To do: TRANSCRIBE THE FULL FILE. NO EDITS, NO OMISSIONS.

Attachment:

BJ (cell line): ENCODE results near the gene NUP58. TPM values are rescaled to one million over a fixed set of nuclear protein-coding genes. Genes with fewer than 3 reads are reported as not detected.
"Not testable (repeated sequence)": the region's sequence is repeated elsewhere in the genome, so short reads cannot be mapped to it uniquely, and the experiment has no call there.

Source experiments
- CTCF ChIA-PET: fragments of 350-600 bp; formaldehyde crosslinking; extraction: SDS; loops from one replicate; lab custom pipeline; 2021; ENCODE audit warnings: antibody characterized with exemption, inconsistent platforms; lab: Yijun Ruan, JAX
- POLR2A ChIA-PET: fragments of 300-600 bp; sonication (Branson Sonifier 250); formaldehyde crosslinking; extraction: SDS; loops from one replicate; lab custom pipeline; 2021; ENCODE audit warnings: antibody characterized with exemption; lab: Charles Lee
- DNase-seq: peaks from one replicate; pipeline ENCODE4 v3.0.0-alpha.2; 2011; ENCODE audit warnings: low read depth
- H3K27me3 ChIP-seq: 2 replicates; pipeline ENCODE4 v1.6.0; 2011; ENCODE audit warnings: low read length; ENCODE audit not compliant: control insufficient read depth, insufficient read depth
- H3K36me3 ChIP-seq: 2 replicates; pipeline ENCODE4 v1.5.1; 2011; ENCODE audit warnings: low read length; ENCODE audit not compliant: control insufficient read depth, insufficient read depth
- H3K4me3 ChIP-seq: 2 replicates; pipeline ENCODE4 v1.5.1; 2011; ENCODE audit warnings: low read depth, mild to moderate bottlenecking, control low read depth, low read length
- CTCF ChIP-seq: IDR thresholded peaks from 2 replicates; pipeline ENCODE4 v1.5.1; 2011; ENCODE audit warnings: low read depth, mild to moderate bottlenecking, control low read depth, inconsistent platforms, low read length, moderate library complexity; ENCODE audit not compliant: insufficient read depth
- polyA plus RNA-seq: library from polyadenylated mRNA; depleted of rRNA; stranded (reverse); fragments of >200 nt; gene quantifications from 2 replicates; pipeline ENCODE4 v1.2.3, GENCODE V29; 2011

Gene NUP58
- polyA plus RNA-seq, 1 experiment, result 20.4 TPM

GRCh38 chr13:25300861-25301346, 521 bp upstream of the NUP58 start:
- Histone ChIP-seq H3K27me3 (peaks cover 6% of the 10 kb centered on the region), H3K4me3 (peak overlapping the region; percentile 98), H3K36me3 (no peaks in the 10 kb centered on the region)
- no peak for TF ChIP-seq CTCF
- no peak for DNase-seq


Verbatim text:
BJ (cell line): ENCODE results near the gene NUP58. TPM values are rescaled to one million over a fixed set of nuclear protein-coding genes. Genes with fewer than 3 reads are reported as not detected.
"Not testable (repeated sequence)": the region's sequence is repeated elsewhere in the genome, so short reads cannot be mapped to it uniquely, and the experiment has no call there.

Source experiments
- CTCF ChIA-PET: fragments of 350-600 bp; formaldehyde crosslinking; extraction: SDS; loops from one replicate; lab custom pipeline; 2021; ENCODE audit warnings: antibody characterized with exemption, inconsistent platforms; lab: Yijun Ruan, JAX
- POLR2A ChIA-PET: fragments of 300-600 bp; sonication (Branson Sonifier 250); formaldehyde crosslinking; extraction: SDS; loops from one replicate; lab custom pipeline; 2021; ENCODE audit warnings: antibody characterized with exemption; lab: Charles Lee
- DNase-seq: peaks from one replicate; pipeline ENCODE4 v3.0.0-alpha.2; 2011; ENCODE audit warnings: low read depth
- H3K27me3 ChIP-seq: 2 replicates; pipeline ENCODE4 v1.6.0; 2011; ENCODE audit warnings: low read length; ENCODE audit not compliant: control insufficient read depth, insufficient read depth
- H3K36me3 ChIP-seq: 2 replicates; pipeline ENCODE4 v1.5.1; 2011; ENCODE audit warnings: low read length; ENCODE audit not compliant: control insufficient read depth, insufficient read depth
- H3K4me3 ChIP-seq: 2 replicates; pipeline ENCODE4 v1.5.1; 2011; ENCODE audit warnings: low read depth, mild to moderate bottlenecking, control low read depth, low read length
- CTCF ChIP-seq: IDR thresholded peaks from 2 replicates; pipeline ENCODE4 v1.5.1; 2011; ENCODE audit warnings: low read depth, mild to moderate bottlenecking, control low read depth, inconsistent platforms, low read length, moderate library complexity; ENCODE audit not compliant: insufficient read depth
- polyA plus RNA-seq: library from polyadenylated mRNA; depleted of rRNA; stranded (reverse); fragments of >200 nt; gene quantifications from 2 replicates; pipeline ENCODE4 v1.2.3, GENCODE V29; 2011

Gene NUP58
- polyA plus RNA-seq, 1 experiment, result 20.4 TPM

GRCh38 chr13:25300861-25301346, 521 bp upstream of the NUP58 start:
- Histone ChIP-seq H3K27me3 (peaks cover 6% of the 10 kb centered on the region), H3K4me3 (peak overlapping the region; percentile 98), H3K36me3 (no peaks in the 10 kb centered on the region)
- no peak for TF ChIP-seq CTCF
- no peak for DNase-seq